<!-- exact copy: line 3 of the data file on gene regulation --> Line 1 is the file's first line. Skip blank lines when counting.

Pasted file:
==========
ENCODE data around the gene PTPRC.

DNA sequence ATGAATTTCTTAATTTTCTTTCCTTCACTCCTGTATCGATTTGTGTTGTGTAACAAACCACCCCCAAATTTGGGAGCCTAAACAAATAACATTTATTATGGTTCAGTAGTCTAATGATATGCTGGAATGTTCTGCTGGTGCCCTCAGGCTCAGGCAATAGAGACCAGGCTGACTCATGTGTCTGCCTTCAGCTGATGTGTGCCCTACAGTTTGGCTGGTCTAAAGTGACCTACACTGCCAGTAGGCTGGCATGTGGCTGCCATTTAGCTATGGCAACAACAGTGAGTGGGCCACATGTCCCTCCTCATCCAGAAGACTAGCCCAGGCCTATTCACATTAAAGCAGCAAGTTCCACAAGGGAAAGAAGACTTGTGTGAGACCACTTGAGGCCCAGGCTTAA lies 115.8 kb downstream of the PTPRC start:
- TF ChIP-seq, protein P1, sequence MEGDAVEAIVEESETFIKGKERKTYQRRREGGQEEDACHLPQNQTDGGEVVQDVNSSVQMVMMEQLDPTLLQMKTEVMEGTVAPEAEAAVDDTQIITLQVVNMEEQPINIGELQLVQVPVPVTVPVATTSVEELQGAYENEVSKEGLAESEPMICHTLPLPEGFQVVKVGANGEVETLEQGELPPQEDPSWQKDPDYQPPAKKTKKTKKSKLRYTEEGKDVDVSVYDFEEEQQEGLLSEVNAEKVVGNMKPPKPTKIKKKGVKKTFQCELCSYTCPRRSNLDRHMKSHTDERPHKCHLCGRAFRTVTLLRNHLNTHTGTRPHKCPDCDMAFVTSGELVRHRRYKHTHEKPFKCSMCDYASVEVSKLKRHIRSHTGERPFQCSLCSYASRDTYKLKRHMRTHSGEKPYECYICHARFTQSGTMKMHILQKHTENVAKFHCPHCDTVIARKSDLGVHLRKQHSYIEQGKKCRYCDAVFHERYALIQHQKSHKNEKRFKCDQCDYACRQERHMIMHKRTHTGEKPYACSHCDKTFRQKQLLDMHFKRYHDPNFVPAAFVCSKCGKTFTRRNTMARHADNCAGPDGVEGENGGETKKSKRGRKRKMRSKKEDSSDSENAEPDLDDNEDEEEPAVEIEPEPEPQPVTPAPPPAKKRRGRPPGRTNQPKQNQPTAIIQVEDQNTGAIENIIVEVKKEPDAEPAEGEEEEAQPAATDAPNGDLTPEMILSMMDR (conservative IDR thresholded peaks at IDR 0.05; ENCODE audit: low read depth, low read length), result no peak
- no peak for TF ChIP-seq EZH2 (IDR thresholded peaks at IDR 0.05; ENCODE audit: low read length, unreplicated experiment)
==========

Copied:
- TF ChIP-seq, protein P1, sequence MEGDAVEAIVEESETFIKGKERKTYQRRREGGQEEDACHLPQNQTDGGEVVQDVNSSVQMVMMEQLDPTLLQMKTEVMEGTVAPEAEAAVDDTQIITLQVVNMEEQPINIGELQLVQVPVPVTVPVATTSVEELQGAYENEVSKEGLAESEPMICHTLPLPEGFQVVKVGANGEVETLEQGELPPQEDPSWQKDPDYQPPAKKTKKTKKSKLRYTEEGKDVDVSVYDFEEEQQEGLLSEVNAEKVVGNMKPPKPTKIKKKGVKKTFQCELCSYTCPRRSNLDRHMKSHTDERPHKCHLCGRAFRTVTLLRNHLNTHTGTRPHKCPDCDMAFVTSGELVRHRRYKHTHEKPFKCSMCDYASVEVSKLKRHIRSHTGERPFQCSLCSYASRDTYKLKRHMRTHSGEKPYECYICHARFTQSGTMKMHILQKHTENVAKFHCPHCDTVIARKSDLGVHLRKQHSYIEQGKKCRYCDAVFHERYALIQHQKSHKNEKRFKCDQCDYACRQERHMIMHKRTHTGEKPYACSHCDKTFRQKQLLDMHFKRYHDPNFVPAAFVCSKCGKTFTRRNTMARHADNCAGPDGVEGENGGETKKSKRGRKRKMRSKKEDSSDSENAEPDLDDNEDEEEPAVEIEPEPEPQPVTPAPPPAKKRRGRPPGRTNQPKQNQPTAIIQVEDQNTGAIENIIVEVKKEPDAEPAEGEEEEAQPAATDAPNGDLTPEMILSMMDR (conservative IDR thresholded peaks at IDR 0.05; ENCODE audit: low read depth, low read length), result no peak